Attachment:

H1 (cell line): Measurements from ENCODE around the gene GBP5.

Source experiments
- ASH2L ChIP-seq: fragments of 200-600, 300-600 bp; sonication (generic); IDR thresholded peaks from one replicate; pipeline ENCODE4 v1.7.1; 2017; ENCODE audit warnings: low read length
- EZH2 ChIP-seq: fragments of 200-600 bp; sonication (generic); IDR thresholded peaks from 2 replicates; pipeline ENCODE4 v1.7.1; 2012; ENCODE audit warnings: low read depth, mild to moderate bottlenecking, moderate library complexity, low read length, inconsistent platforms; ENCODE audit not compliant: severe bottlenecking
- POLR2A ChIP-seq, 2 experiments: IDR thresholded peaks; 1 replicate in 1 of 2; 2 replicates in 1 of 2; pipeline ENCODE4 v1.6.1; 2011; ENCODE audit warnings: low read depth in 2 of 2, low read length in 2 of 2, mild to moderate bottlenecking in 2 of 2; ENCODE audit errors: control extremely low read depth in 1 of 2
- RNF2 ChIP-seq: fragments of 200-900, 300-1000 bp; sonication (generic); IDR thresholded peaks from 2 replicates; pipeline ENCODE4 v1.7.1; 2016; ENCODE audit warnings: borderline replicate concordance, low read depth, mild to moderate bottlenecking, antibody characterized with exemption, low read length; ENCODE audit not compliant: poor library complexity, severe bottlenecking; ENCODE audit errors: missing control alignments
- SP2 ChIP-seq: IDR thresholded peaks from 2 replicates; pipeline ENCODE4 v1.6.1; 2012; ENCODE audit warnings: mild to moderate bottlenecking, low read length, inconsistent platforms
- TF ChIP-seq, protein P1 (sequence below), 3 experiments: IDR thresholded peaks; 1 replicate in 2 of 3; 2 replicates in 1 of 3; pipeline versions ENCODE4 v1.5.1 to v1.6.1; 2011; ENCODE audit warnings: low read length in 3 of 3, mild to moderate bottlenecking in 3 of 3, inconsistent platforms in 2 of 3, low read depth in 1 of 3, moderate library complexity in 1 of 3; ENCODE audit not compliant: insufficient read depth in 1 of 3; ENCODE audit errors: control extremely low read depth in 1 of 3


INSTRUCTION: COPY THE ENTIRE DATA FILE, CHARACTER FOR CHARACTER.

H1 (cell line): Measurements from ENCODE around the gene GBP5.

Source experiments
- ASH2L ChIP-seq: fragments of 200-600, 300-600 bp; sonication (generic); IDR thresholded peaks from one replicate; pipeline ENCODE4 v1.7.1; 2017; ENCODE audit warnings: low read length
- EZH2 ChIP-seq: fragments of 200-600 bp; sonication (generic); IDR thresholded peaks from 2 replicates; pipeline ENCODE4 v1.7.1; 2012; ENCODE audit warnings: low read depth, mild to moderate bottlenecking, moderate library complexity, low read length, inconsistent platforms; ENCODE audit not compliant: severe bottlenecking
- POLR2A ChIP-seq, 2 experiments: IDR thresholded peaks; 1 replicate in 1 of 2; 2 replicates in 1 of 2; pipeline ENCODE4 v1.6.1; 2011; ENCODE audit warnings: low read depth in 2 of 2, low read length in 2 of 2, mild to moderate bottlenecking in 2 of 2; ENCODE audit errors: control extremely low read depth in 1 of 2
- RNF2 ChIP-seq: fragments of 200-900, 300-1000 bp; sonication (generic); IDR thresholded peaks from 2 replicates; pipeline ENCODE4 v1.7.1; 2016; ENCODE audit warnings: borderline replicate concordance, low read depth, mild to moderate bottlenecking, antibody characterized with exemption, low read length; ENCODE audit not compliant: poor library complexity, severe bottlenecking; ENCODE audit errors: missing control alignments
- SP2 ChIP-seq: IDR thresholded peaks from 2 replicates; pipeline ENCODE4 v1.6.1; 2012; ENCODE audit warnings: mild to moderate bottlenecking, low read length, inconsistent platforms
- TF ChIP-seq, protein P1 (sequence below), 3 experiments: IDR thresholded peaks; 1 replicate in 2 of 3; 2 replicates in 1 of 3; pipeline versions ENCODE4 v1.5.1 to v1.6.1; 2011; ENCODE audit warnings: low read length in 3 of 3, mild to moderate bottlenecking in 3 of 3, inconsistent platforms in 2 of 3, low read depth in 1 of 3, moderate library complexity in 1 of 3; ENCODE audit not compliant: insufficient read depth in 1 of 3; ENCODE audit errors: control extremely low read depth in 1 of 3